The team finally tweaks to the 'mother' thing, and look for truckers who might be looking to replace a dead mother. How do they get to 'dead' rather than 'divorced'? Joe explains that a man like this would never try to take a child away from her mother, since men who work the open road think of themselves as chivalrous knights. Which is kind of an odd leap, given that of the 75 independent truckers that Garcia looked into, 26 were involved in custody battles, and 18 of them were competing with a living mother.

There's a new body out on the side of the road, and we're supposed to be afraid that it's the missing mother for a moment. It's not, though - the killer has murdered the social worker in charge of his daughter's case! They rush over to the daughter's current residence, hoping to intercept the killer when he goes to nab her. Luckily they get there first, so the killer is stuck with no choice but to use her as a human shield. Trying to save her, the team has the little girl talk to the killer, convincing him to let her out of the truck. The moment she's clear the killer shoots himself, nabbing us the happy ending we've been hoping for.

Well, I've been hoping for, anyways. The show seems to think that a serial killer's death is somehow sad and dramatic. Check this out:

What do they care if he kills himself? It's not like they have to clean up the cab of the truck. Are they super sad that they guy saved the state at least ten million dollars?


Oh, except for the show edging on a dark ending when they announce that the people who were going to adopt the daughter backed out because of the murders... but then an aunt showed up out of nowhere to take her in! Wow, that was pointless.

Then the show tries to go for a 'but the killer was still out there' ending by showing us a murderer picking up a hitchhiker in a truck. What does that have to do with this week's killer? Well, they kept talking about the Highway Serial Killer Database this week, so I suppose that they wanted to remind us why it was so important. Still, though, that's a little more of a horror-movie kind of ending than I've come to expect from this show.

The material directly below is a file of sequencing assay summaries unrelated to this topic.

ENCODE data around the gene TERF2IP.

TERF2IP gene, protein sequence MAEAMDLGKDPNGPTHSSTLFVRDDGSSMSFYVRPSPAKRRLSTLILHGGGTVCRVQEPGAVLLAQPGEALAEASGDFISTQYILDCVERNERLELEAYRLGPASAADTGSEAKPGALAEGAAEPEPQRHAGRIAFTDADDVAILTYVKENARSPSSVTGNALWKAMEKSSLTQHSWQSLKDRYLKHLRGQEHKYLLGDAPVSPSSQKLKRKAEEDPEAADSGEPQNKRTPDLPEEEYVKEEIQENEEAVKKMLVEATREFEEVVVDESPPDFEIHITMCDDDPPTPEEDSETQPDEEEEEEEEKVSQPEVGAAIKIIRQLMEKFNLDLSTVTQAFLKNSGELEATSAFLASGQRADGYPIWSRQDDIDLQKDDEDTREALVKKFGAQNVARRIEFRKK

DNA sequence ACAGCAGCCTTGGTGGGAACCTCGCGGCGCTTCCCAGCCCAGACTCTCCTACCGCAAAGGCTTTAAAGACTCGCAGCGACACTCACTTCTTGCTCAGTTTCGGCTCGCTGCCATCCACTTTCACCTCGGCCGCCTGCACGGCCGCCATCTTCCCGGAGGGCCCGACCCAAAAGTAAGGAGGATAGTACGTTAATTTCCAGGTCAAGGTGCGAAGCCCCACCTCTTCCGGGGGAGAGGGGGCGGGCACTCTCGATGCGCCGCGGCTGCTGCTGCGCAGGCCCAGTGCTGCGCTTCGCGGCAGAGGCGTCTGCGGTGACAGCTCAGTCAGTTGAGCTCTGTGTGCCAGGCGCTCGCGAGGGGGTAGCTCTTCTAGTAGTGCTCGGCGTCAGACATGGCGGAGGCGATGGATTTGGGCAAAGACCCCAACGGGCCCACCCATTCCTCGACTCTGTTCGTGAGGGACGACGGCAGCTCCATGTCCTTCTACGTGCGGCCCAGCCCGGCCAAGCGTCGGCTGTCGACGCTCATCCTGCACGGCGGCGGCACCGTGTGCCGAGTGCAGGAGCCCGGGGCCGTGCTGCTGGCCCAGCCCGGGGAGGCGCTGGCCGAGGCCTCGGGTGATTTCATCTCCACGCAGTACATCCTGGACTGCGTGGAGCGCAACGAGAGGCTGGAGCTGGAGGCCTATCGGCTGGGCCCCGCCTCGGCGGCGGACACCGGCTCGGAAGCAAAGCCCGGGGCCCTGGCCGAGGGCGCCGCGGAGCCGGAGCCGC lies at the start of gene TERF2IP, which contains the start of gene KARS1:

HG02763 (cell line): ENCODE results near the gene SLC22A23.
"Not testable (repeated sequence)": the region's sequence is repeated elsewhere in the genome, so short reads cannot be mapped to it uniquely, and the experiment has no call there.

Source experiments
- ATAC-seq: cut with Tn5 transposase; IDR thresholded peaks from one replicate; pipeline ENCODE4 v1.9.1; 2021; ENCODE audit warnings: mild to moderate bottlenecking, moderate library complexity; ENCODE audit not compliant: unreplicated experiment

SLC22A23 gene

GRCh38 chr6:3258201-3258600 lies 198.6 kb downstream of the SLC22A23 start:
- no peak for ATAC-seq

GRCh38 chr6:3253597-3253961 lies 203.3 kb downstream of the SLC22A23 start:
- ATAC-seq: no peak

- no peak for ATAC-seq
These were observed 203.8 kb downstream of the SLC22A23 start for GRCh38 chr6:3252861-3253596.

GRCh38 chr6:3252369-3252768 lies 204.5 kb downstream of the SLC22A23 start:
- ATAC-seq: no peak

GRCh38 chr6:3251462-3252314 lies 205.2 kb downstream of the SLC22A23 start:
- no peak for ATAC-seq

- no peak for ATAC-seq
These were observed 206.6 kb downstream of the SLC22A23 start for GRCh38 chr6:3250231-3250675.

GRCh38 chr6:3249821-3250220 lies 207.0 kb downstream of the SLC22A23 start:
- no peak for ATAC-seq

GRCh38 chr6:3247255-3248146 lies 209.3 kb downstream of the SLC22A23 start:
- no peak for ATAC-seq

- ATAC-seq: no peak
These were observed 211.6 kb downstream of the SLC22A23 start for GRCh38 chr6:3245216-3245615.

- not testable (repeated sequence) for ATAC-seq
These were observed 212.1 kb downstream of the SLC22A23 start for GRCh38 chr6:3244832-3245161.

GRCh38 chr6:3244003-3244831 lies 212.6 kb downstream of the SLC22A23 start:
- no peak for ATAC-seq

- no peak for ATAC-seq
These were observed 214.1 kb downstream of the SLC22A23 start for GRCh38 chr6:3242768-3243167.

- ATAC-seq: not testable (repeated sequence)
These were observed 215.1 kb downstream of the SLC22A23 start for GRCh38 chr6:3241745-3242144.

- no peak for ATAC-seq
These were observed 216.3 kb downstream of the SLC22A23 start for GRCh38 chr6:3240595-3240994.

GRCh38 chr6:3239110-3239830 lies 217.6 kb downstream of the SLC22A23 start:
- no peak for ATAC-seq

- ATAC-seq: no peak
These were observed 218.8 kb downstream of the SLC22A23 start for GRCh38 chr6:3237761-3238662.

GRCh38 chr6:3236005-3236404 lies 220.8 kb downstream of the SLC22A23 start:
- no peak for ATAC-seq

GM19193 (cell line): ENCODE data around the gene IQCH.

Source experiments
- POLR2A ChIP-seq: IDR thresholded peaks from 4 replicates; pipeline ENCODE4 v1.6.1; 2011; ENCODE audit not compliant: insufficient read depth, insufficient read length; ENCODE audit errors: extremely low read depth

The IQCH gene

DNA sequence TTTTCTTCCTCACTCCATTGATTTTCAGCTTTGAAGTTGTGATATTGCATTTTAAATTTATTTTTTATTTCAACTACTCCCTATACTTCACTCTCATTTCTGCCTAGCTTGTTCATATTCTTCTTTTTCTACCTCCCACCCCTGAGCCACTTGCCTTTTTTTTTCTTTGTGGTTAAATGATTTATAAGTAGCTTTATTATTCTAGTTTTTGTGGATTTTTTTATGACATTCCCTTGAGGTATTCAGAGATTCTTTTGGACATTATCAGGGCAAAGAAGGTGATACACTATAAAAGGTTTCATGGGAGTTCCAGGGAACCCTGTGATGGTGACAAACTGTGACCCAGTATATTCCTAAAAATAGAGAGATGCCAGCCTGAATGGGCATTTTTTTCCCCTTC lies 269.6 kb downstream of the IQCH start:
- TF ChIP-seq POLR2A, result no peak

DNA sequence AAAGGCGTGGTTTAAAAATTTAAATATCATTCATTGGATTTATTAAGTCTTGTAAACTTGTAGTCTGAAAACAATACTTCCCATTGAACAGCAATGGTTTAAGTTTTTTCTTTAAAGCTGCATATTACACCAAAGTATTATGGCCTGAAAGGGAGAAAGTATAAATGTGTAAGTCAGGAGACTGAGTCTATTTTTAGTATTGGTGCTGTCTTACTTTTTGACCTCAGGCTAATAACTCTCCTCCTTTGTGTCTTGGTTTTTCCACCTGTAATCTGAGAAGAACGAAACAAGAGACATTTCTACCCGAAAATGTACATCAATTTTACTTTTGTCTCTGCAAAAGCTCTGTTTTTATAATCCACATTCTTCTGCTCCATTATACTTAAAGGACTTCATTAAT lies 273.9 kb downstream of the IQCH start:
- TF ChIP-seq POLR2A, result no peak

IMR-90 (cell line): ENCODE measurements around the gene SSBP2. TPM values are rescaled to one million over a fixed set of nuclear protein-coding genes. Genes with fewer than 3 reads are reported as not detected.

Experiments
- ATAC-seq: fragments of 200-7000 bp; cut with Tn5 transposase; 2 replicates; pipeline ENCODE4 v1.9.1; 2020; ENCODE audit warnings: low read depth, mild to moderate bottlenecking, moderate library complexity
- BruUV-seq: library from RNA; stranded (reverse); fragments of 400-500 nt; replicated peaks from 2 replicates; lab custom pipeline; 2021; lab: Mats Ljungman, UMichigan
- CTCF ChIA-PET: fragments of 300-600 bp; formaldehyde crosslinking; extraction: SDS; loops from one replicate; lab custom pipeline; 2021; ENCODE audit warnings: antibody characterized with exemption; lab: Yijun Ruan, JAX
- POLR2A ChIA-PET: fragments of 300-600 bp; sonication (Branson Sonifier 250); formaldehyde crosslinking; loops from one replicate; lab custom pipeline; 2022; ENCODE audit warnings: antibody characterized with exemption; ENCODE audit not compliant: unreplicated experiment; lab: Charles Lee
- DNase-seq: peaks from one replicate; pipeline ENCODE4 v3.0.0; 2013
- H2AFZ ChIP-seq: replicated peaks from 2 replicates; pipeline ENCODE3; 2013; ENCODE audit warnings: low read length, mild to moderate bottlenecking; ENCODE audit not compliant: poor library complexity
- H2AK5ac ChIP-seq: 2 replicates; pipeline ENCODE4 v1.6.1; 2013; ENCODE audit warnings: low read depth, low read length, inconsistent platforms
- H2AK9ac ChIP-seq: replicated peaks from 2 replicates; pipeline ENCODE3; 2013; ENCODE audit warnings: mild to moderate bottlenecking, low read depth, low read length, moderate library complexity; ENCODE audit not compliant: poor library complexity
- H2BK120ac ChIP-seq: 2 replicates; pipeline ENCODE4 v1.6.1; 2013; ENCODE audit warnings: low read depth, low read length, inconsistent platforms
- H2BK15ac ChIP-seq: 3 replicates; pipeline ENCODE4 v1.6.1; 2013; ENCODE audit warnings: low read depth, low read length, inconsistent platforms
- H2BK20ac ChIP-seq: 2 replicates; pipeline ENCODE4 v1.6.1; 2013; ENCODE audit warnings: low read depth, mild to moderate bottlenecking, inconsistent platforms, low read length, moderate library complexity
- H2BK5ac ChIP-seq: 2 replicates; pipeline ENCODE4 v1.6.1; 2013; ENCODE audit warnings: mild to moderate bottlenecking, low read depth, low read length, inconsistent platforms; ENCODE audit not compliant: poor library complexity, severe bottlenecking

1 - Was profiling in any way helpful in solving the crime?

You know, there was actually some good psychology on display this week, with the team understanding the importance of using the guy's daughter effectively against him. Sadly, the fact that the Geographical profile that got them to the area in the first place was utter nonsense subtracts a few points.

2 - Could the crime have been solved just as easily using conventional police methods given the known facts of the case?

Dear lord, yes. One of the victims spotted a trucker, and then the killer they were looking for murdered a woman that a trucker had a problem with. This would not be a difficult connection to make. More importantly, though, I'm not sure how the daughter of the last victim didn't get that license plate number. Let me set the scene for you. She's sitting in a parked car, waiting for her mother to come out of a rest stop. She somehow doesn't notice a man walk into it instead. Let's give her that one, say she as distracted by texting. She wasn't distracted enough that she could have possibly missed her mother being carried out, kicking and screaming. After that happened, the killer had to carry her across a parking lot, get her into the back of the truck, seal her away in a secret compartment in the end of the trailer, get into the driver's seat, and pull out of the parking lot.